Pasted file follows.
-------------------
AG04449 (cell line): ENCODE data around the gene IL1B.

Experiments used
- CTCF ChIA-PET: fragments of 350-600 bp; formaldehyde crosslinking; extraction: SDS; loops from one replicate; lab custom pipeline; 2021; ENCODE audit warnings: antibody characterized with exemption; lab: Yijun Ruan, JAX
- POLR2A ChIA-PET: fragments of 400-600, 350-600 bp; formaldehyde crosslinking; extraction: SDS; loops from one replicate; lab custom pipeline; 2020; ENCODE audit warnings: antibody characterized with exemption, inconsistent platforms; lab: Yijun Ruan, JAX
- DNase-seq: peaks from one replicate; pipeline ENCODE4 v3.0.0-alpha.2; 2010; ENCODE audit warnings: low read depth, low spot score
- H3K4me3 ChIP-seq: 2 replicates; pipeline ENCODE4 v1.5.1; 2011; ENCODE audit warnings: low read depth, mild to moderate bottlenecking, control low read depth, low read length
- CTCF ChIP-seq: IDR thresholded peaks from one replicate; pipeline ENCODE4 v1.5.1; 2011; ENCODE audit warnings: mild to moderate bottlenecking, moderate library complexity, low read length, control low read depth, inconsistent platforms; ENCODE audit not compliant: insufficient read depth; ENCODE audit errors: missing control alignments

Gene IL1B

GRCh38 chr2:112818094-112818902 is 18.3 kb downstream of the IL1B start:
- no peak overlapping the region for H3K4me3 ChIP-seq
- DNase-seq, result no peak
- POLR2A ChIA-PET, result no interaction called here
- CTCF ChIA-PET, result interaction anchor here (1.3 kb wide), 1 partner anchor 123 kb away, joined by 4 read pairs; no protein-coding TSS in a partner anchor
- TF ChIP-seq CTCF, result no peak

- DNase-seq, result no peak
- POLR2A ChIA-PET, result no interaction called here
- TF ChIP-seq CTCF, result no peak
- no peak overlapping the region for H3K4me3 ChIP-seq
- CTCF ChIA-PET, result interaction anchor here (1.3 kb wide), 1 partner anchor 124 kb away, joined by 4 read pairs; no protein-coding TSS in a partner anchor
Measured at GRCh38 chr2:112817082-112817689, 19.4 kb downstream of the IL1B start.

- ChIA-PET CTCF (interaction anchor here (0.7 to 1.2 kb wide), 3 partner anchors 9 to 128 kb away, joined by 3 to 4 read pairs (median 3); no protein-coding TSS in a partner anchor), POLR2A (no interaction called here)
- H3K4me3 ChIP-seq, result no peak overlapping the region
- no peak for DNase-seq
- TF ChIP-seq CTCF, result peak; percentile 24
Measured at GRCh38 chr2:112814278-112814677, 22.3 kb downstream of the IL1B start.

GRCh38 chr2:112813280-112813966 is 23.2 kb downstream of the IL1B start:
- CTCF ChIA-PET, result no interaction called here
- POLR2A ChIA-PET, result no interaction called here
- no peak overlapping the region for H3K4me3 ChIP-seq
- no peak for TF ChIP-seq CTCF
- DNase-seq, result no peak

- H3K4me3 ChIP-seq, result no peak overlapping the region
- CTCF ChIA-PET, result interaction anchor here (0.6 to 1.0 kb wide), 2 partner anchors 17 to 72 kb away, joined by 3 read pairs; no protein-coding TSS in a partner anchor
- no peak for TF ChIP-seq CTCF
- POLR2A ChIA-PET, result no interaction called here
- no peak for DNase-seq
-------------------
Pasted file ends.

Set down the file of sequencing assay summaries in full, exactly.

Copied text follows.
AG04449 (cell line): ENCODE data around the gene IL1B.

Experiments used
- CTCF ChIA-PET: fragments of 350-600 bp; formaldehyde crosslinking; extraction: SDS; loops from one replicate; lab custom pipeline; 2021; ENCODE audit warnings: antibody characterized with exemption; lab: Yijun Ruan, JAX
- POLR2A ChIA-PET: fragments of 400-600, 350-600 bp; formaldehyde crosslinking; extraction: SDS; loops from one replicate; lab custom pipeline; 2020; ENCODE audit warnings: antibody characterized with exemption, inconsistent platforms; lab: Yijun Ruan, JAX
- DNase-seq: peaks from one replicate; pipeline ENCODE4 v3.0.0-alpha.2; 2010; ENCODE audit warnings: low read depth, low spot score
- H3K4me3 ChIP-seq: 2 replicates; pipeline ENCODE4 v1.5.1; 2011; ENCODE audit warnings: low read depth, mild to moderate bottlenecking, control low read depth, low read length
- CTCF ChIP-seq: IDR thresholded peaks from one replicate; pipeline ENCODE4 v1.5.1; 2011; ENCODE audit warnings: mild to moderate bottlenecking, moderate library complexity, low read length, control low read depth, inconsistent platforms; ENCODE audit not compliant: insufficient read depth; ENCODE audit errors: missing control alignments

Gene IL1B

GRCh38 chr2:112818094-112818902 is 18.3 kb downstream of the IL1B start:
- no peak overlapping the region for H3K4me3 ChIP-seq
- DNase-seq, result no peak
- POLR2A ChIA-PET, result no interaction called here
- CTCF ChIA-PET, result interaction anchor here (1.3 kb wide), 1 partner anchor 123 kb away, joined by 4 read pairs; no protein-coding TSS in a partner anchor
- TF ChIP-seq CTCF, result no peak

- DNase-seq, result no peak
- POLR2A ChIA-PET, result no interaction called here
- TF ChIP-seq CTCF, result no peak
- no peak overlapping the region for H3K4me3 ChIP-seq
- CTCF ChIA-PET, result interaction anchor here (1.3 kb wide), 1 partner anchor 124 kb away, joined by 4 read pairs; no protein-coding TSS in a partner anchor
Measured at GRCh38 chr2:112817082-112817689, 19.4 kb downstream of the IL1B start.

- ChIA-PET CTCF (interaction anchor here (0.7 to 1.2 kb wide), 3 partner anchors 9 to 128 kb away, joined by 3 to 4 read pairs (median 3); no protein-coding TSS in a partner anchor), POLR2A (no interaction called here)
- H3K4me3 ChIP-seq, result no peak overlapping the region
- no peak for DNase-seq
- TF ChIP-seq CTCF, result peak; percentile 24
Measured at GRCh38 chr2:112814278-112814677, 22.3 kb downstream of the IL1B start.

GRCh38 chr2:112813280-112813966 is 23.2 kb downstream of the IL1B start:
- CTCF ChIA-PET, result no interaction called here
- POLR2A ChIA-PET, result no interaction called here
- no peak overlapping the region for H3K4me3 ChIP-seq
- no peak for TF ChIP-seq CTCF
- DNase-seq, result no peak

- H3K4me3 ChIP-seq, result no peak overlapping the region
- CTCF ChIA-PET, result interaction anchor here (0.6 to 1.0 kb wide), 2 partner anchors 17 to 72 kb away, joined by 3 read pairs; no protein-coding TSS in a partner anchor
- no peak for TF ChIP-seq CTCF
- POLR2A ChIA-PET, result no interaction called here
- no peak for DNase-seq